Ban Ki-moon’s likability numbers take a 20.8% tumble

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Ban Ki-moon’s likability numbers take a 20.8% tumble


Former UN Secretary General Ban Ki-moon’s likability rating plummeted over 20 percent in Korea over the past months, while Seongnam Mayor Lee Jae-myung’s doubled, a recent poll by the JoongAng Ilbo showed.

In a poll on likability conducted by the JoongAng Ilbo on Sept. 20 and 21, Ban scored 59.7 percent, surpassing all other potential presidential candidates. In a similar poll conducted Dec. 28 and 29 on 1,000 voters nationwide, his likability plummeted to 38.9 percent.

Last September, 36.4 percent of the respondents said they disliked Ban, which went up to 57.6 percent in the latest poll, a 21.2 percent increase. The December poll was conducted after the Seoul-based weekly magazine Sisa Journal reported allegations that he received money from Park Yeon-cha, chairman of Taekwang Industrial and a patron of the late President Roh Moo-hyun.

Ban was accused of receiving $200,000 in 2005 when he was foreign minister in the Roh administration and $30,000 in 2007 shortly after he became the secretary general of the United Nations.

In the latest poll, Ban recorded the highest likability among voters who are over 60 years old, 61.5 percent. Among regions of the country, Daegu and North Gyeongsang, the traditional stronghold of President Park Geun-hye and her Saenuri Party, showed the highest support for him, 55.3 percent.

Moon Jae-in, former chairman of the main opposition Minjoo Party of Korea, recorded the highest likability in the newest poll. His rating was 44.5 percent, down slightly from 47 percent last September, when he was ranked the second after Ban.

Moon’s main support was from voters in their 30s, as 66.7 percent of them said they like him. His popularity was conspicuously low among voters over 60 years old, at 18.7 percent. His likability was highest in Gwangju and North and South Jeolla provinces.

Separate from potential candidates’ likability, the JoongAng Ilbo asked poll participants who they support as the next president. In this poll, Ban’s rating went down 10 percentage point from the September survey to 22.7 percent, while Moon was ranked at the top with 25.8 percent. Moon’s rating went up by 8.5 percentage points from the September poll.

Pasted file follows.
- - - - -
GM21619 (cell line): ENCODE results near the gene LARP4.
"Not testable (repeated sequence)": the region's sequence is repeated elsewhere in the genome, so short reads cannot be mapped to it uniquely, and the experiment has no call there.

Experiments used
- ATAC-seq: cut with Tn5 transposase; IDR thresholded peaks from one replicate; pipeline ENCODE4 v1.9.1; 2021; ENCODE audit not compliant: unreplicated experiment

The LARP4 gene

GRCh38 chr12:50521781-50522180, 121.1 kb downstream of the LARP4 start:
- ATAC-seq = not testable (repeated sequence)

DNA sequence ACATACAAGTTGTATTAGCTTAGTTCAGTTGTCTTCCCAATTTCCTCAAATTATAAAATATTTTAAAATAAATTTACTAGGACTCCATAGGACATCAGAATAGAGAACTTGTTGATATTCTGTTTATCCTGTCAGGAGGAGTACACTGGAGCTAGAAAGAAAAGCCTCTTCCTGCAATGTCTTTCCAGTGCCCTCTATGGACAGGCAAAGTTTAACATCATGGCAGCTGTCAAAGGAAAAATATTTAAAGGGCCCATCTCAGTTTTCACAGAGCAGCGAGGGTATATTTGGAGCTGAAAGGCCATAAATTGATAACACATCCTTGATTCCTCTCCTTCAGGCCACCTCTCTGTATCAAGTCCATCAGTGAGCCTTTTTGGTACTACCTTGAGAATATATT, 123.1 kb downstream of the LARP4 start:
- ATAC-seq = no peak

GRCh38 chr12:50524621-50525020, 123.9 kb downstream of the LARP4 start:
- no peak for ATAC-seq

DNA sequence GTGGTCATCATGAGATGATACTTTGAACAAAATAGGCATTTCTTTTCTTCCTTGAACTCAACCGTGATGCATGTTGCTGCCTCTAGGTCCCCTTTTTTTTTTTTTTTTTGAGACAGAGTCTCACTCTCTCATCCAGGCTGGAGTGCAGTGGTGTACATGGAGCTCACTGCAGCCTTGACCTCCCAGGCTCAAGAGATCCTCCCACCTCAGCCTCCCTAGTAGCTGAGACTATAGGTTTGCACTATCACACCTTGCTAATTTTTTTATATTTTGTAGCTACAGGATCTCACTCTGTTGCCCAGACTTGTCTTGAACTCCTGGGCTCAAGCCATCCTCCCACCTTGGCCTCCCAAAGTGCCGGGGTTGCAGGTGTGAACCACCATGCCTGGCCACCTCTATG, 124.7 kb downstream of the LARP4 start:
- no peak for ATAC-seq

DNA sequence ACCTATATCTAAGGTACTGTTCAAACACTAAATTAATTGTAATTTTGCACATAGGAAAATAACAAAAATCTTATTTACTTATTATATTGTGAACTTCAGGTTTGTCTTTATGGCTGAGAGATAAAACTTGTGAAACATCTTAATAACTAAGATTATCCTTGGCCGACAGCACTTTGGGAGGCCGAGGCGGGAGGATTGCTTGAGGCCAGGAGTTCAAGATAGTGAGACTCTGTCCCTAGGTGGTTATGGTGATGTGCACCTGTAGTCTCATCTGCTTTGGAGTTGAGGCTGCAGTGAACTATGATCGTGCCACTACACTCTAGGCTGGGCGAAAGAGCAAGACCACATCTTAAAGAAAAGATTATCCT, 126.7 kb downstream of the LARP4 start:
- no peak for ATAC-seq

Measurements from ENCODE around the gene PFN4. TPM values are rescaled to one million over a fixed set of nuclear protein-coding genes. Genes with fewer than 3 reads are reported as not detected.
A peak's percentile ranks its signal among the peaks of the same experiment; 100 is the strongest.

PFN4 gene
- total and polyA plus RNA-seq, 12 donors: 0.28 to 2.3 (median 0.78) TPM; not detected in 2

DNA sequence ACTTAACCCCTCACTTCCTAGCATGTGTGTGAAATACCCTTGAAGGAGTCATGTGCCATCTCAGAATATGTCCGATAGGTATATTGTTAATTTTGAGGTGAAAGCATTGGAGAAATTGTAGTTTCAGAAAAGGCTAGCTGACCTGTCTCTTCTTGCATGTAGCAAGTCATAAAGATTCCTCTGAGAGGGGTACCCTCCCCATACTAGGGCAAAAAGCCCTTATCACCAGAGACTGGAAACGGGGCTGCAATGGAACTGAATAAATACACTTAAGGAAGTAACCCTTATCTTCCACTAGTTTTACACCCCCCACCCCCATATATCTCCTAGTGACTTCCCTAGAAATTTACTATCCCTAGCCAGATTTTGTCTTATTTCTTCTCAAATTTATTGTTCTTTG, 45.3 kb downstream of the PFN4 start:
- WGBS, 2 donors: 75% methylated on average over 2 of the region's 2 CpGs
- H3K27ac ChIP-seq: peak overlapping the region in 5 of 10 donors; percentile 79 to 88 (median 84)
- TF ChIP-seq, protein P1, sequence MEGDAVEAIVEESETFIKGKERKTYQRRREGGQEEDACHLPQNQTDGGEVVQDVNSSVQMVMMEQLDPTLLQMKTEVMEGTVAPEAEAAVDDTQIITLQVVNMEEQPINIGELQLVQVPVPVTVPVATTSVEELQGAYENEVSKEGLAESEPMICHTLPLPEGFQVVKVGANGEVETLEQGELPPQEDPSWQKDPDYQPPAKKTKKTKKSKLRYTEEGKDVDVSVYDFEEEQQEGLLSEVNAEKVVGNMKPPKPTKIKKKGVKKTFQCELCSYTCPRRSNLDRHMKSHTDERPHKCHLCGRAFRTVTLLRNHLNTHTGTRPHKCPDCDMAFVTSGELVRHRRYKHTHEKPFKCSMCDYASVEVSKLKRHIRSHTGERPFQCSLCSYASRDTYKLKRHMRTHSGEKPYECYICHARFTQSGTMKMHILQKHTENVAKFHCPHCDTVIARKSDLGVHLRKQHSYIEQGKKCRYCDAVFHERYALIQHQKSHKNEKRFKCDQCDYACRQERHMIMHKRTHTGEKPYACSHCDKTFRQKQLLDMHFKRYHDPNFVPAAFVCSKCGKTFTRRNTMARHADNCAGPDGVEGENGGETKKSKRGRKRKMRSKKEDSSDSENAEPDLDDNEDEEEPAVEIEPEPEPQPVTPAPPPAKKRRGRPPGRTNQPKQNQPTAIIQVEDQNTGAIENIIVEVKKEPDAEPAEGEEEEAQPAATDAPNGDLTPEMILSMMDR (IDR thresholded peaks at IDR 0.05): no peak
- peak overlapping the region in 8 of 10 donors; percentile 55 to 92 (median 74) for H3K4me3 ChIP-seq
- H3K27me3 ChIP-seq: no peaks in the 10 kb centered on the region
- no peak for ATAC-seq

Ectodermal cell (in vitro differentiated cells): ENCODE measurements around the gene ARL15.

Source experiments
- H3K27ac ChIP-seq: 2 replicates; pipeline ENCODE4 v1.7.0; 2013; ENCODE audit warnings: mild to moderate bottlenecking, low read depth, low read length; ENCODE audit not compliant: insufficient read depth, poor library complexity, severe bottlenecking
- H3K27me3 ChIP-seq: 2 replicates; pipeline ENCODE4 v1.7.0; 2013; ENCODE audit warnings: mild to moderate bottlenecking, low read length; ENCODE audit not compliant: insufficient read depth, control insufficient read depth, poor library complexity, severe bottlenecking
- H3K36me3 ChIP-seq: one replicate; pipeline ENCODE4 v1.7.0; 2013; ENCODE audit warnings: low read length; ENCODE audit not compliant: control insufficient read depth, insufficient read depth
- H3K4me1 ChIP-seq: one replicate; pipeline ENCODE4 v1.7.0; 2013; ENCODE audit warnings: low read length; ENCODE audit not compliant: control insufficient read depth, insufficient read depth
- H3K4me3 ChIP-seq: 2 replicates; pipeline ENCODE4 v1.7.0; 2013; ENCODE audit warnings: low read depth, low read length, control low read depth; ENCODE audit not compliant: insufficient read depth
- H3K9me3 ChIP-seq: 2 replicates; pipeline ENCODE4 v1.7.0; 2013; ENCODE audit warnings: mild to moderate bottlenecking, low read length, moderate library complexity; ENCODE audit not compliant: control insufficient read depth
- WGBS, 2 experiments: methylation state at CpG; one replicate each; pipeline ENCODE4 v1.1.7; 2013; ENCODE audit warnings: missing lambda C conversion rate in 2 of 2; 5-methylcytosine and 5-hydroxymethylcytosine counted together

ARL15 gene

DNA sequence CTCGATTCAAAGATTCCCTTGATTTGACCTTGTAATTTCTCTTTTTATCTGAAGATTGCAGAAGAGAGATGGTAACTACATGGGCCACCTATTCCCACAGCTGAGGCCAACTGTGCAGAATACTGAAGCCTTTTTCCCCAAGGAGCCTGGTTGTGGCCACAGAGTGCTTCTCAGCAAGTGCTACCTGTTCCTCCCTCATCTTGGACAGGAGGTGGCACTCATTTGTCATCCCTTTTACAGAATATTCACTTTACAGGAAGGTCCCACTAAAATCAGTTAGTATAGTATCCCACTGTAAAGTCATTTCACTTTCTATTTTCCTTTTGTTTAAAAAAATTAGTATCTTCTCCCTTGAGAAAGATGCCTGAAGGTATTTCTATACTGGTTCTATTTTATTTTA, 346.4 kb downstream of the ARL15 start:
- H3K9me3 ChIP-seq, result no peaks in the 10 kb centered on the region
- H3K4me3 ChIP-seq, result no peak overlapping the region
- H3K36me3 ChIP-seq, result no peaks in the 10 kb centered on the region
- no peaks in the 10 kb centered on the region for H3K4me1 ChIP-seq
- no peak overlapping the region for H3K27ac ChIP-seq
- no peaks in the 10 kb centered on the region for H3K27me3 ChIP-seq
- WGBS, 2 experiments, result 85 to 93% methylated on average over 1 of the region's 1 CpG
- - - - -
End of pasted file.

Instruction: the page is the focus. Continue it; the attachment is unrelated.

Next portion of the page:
“The likability of Moon didn’t change much, but his support rate as a presidential candidate went up,” said Jeong Han-wool, a professor at Korea University’s Peace and Democracy Institute. “Traditional supporters of the opposition parties are uniting behind Moon because he has the highest chance of winning the election, which is expected to take place earlier than the scheduled December of this year.”

Seongnam Mayor Lee, famous for his straightforward criticism of President Park and demand for her impeachment in the early stages of the latest scandal, enjoyed a surge in likability. In the September poll, his likability was 16.9 percent, which went up to 35.7 percent in December. He was the third most liked politician among the 10 potential candidates in the poll.

His main supporters overlap with those of Moon: voters in their 30s, residents of the Gwangju and Jeolla regions, office workers and students.

The support rate for Lee as the next president also skyrocketed. He recorded 2.7 percent in September and 13.1 percent in December. In the latest poll, he beat Ahn Cheol-soo, former head of the People’s Party, who recorded 6.6 percent.

Ahn suffered a serious plunge in his likability, which went from 44.1 percent in September to 30 percent in the latest poll. Those who expressed a dislike of Ahn went up by 13.6 percent to 67.3 percent.

The likability of politicians who represent a so-called “Third Way” in politics all dropped. The likability of Sohn Hak-kyu, Oh Se-hoon, Rep. Yoo Seong-min and Gyeonggi Gov. Nam Kyung-pil’s went down. Among the Minjoo politicians, South Chungcheong Governor An Hee-jung’s likability went up, while Seoul Mayor Park Won-soon’s went down.

The JoongAng Ilbo’s poll also included simulations of the next presidential election and Moon was the frontrunner in key mock-up races. In a three-way race among Ban, Moon and Ahn, Moon won 41.8 percent, beating Ban by 7.2 percent and Ahn by 14.5 percent.

In a two-way race between Moon and Ban, Moon scored 47.2 percent, 7.4 percent higher than Ban’s 39.8 percent.

If Moon fails to win the Minjoo primary and does not run in the next election, 31.7 percent of his supporters said they will support Seongnam Mayor Lee instead.

If Ban does not run, 46.1 percent of his supporters said they are undecided on who to support.

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